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Many people who agree with us on the foregoing matters yet disagree with our standard of abstinence from the nonmedicinal drinking of alcohol. They argue that wine was used by God's people throughout biblical history and that it is therefore wrong to impose a standard of abstinence on our church members.

"Impose" is the wrong word. We are a fellowship of people who voluntarily abstain from alcoholic drink. Those who wish to be communicant members with the right to vote and, in the case of men, be voted into office obviously must agree to voluntary abstinence.

We abstain for testimony's sake. Leaving aside the considerable exegetical controversy as to whether the Bible does in fact sanction the use of alcoholic drink, there is good reason for the temperance stand. This is a case where our abstinence is a step to protect our testimony and enlarge our usefulness in gospel witness.

Our country is sinking in an ocean of alcohol. This is the major form of drug addiction in the land. Alcohol is killing its millions. To seek to bear an effective witness to this drink-sodden generation while we ourselves indulge is akin to preaching to a drug addict while we use marijuana, "in moderation" of course! After all, it is nowhere specifically prohibited in Scripture!

We abstain out of love for the brethren. Many people in our churches have been saved out of alcoholism. We take Paul's words very seriously: "It is good neither to eat flesh, nor to drink wine, nor any thing whereby thy brother stumbleth, or is offended, or is made weak" (Rom. 14:21). We believe that Christians' indulgence in alcohol is very definitely a source of stumbling and offense to those whom the Lord has saved out of utter bondage to drink--as well as to the many who are still enslaved by it.

Paul lays down the same rule. There are things that we may personally and narrowly consider lawful to us but that are not expedient and are not for the edification of others (1 Cor. 10:23). With that in mind Paul lays down this rule for God's people: "Let no man seek his own, but every man another's wealth," or welfare (v. 24). That is a command. It is an ordained rule or standard. We believe it makes it incumbent on us, faced with the utterly incalculable devastation caused by alcohol, to separate ourselves totally from it unto the Lord. And it is unto the Lord that we do this. This is no bitter legalism. It is an expression of our love for the Lord, for His testimony, and for the welfare of others.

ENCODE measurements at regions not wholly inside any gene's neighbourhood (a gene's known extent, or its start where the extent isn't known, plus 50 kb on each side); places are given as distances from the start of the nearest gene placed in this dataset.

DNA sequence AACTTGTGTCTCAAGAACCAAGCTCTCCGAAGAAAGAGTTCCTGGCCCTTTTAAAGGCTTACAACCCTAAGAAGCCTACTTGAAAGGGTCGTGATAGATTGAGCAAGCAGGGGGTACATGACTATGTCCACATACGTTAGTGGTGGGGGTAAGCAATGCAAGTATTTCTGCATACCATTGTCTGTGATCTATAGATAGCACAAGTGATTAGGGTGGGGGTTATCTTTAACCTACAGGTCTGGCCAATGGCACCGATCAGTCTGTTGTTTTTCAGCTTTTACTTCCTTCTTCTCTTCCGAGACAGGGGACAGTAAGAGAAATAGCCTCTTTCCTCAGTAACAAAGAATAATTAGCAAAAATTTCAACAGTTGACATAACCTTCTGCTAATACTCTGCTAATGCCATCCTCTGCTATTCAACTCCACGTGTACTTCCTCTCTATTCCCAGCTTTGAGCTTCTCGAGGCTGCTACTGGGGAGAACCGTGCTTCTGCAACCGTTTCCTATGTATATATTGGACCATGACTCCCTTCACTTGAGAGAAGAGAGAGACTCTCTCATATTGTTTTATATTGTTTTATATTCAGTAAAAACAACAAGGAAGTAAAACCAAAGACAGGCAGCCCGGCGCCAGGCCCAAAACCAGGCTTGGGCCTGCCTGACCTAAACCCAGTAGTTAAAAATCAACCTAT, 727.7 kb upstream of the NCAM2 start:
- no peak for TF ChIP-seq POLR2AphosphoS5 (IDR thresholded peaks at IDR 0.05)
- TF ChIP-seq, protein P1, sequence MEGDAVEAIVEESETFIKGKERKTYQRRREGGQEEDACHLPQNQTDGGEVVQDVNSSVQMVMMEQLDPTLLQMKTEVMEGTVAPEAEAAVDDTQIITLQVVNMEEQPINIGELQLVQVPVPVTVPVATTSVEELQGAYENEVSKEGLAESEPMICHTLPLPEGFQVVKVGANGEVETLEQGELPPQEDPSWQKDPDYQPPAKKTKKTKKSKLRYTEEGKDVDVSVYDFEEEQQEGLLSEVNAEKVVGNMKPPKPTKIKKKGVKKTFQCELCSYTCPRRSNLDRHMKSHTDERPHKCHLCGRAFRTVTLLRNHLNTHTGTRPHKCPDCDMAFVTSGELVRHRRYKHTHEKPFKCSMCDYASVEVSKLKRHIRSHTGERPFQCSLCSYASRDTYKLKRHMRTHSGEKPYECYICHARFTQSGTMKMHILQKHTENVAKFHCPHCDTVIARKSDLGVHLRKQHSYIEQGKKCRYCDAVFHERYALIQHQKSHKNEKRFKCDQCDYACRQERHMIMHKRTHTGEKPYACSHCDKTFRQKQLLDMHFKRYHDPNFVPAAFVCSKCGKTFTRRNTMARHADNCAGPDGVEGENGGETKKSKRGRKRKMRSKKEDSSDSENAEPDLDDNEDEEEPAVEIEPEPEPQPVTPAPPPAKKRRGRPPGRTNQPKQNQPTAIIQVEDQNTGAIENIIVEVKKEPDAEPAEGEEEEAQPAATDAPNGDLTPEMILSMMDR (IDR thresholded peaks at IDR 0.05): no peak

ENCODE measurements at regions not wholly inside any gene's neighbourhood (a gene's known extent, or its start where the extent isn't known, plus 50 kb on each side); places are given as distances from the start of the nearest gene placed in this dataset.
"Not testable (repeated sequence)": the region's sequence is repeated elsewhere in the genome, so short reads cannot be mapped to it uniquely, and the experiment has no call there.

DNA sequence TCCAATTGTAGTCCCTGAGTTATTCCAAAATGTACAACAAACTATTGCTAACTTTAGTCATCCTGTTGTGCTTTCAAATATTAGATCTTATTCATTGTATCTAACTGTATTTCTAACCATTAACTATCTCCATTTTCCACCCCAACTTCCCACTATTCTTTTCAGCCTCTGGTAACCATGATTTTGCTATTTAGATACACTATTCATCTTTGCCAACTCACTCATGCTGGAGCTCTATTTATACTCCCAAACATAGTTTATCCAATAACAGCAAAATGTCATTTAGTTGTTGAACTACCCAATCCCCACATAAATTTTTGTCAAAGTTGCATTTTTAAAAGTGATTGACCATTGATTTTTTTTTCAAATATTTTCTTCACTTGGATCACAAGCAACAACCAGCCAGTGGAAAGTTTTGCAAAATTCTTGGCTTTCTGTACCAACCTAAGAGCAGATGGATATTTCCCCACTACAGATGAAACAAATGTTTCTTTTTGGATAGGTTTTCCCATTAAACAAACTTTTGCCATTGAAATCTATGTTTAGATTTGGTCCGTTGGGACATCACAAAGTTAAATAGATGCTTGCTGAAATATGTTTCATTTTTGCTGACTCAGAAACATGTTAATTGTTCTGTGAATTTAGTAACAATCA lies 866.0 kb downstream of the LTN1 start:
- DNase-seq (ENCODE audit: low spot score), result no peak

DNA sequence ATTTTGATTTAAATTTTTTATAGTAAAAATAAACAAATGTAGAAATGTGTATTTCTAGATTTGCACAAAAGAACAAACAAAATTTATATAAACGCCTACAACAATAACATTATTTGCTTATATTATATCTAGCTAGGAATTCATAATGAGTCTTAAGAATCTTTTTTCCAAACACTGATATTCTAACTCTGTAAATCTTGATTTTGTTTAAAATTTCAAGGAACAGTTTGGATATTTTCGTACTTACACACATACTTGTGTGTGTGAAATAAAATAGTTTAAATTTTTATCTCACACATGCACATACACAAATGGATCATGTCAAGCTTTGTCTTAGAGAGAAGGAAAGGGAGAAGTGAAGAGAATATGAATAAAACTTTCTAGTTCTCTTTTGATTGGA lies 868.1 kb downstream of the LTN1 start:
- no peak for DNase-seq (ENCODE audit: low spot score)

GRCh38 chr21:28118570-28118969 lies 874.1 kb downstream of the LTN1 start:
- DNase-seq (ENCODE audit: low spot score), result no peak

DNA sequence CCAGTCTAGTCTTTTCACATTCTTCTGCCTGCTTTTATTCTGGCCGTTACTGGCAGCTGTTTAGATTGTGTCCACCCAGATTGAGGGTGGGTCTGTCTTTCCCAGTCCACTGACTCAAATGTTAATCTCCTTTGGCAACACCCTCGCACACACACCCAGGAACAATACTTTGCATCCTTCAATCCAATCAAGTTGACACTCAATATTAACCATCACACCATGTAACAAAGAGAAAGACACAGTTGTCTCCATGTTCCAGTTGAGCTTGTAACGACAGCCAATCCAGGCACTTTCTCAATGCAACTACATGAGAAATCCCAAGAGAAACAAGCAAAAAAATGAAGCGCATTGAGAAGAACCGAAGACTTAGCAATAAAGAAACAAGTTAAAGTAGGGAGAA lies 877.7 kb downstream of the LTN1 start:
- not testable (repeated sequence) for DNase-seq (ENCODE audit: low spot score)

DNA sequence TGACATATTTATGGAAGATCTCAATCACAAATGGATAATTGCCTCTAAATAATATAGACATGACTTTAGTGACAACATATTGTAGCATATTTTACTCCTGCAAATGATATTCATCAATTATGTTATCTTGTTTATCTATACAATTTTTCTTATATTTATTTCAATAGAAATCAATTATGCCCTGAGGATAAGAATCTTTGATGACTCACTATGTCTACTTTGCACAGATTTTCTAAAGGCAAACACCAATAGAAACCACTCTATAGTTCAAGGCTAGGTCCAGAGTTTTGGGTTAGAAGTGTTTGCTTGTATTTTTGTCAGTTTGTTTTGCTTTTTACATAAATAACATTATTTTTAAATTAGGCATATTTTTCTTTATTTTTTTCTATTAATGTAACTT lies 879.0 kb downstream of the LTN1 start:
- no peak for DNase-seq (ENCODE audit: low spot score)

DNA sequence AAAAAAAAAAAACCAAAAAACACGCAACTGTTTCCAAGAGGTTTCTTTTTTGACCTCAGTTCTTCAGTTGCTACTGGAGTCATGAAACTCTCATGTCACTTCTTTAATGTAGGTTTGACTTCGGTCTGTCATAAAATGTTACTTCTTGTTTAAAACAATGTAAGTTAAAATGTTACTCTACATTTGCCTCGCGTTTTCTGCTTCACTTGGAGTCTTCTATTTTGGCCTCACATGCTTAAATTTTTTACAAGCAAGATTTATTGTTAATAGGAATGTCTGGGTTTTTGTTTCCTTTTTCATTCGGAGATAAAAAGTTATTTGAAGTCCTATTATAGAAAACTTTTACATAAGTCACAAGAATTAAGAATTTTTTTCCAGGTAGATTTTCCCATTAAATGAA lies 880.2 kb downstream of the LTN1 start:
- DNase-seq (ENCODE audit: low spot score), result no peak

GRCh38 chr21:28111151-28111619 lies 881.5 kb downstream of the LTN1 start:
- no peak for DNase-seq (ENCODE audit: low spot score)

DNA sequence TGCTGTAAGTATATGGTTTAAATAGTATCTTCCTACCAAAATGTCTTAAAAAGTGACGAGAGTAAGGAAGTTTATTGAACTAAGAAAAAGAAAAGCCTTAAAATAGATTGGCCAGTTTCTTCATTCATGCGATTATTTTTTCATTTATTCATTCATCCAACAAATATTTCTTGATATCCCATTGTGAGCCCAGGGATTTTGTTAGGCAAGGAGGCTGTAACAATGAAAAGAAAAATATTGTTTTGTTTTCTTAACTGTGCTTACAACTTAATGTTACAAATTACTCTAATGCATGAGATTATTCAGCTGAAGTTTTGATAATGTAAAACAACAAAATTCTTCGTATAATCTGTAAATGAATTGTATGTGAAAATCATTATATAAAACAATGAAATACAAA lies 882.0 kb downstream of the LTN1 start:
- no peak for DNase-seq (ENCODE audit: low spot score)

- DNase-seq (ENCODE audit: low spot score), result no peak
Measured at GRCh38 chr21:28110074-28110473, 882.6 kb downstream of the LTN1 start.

God commended abstainers. It has become popular--for everyone from secular writers to Roman Catholics to some Calvinists--to belittle and vigorously condemn those who take our position. That does not concern us in the slightest. When Jonadab the son of Rechab entered into a covenant to abstain from drinking wine and commanded it to his sons, he was not condemned by God, but commended. His sons were not mocked as a bunch of embondaged legalists, but were held forth as a good example by the Lord (Jer. 35:5-14). We believe abstinence for the reasons we have cited still has His commendation.

By abstaining we express our liberty, purity, testimony, and community. We enjoy life. We are not afraid to see the world in which we live as God's world, to be used though not abused. We rejoice in the truth of what is called "common grace" and can therefore happily receive all the relative good that has come to us through unsaved men as the provision of our loving God. Our standards are not standards of bondage but expressions of our liberty, purity, testimony, and community--because they tell the weakest saint among us that we care enough for him to banish even the possibility of our causing him to stumble.

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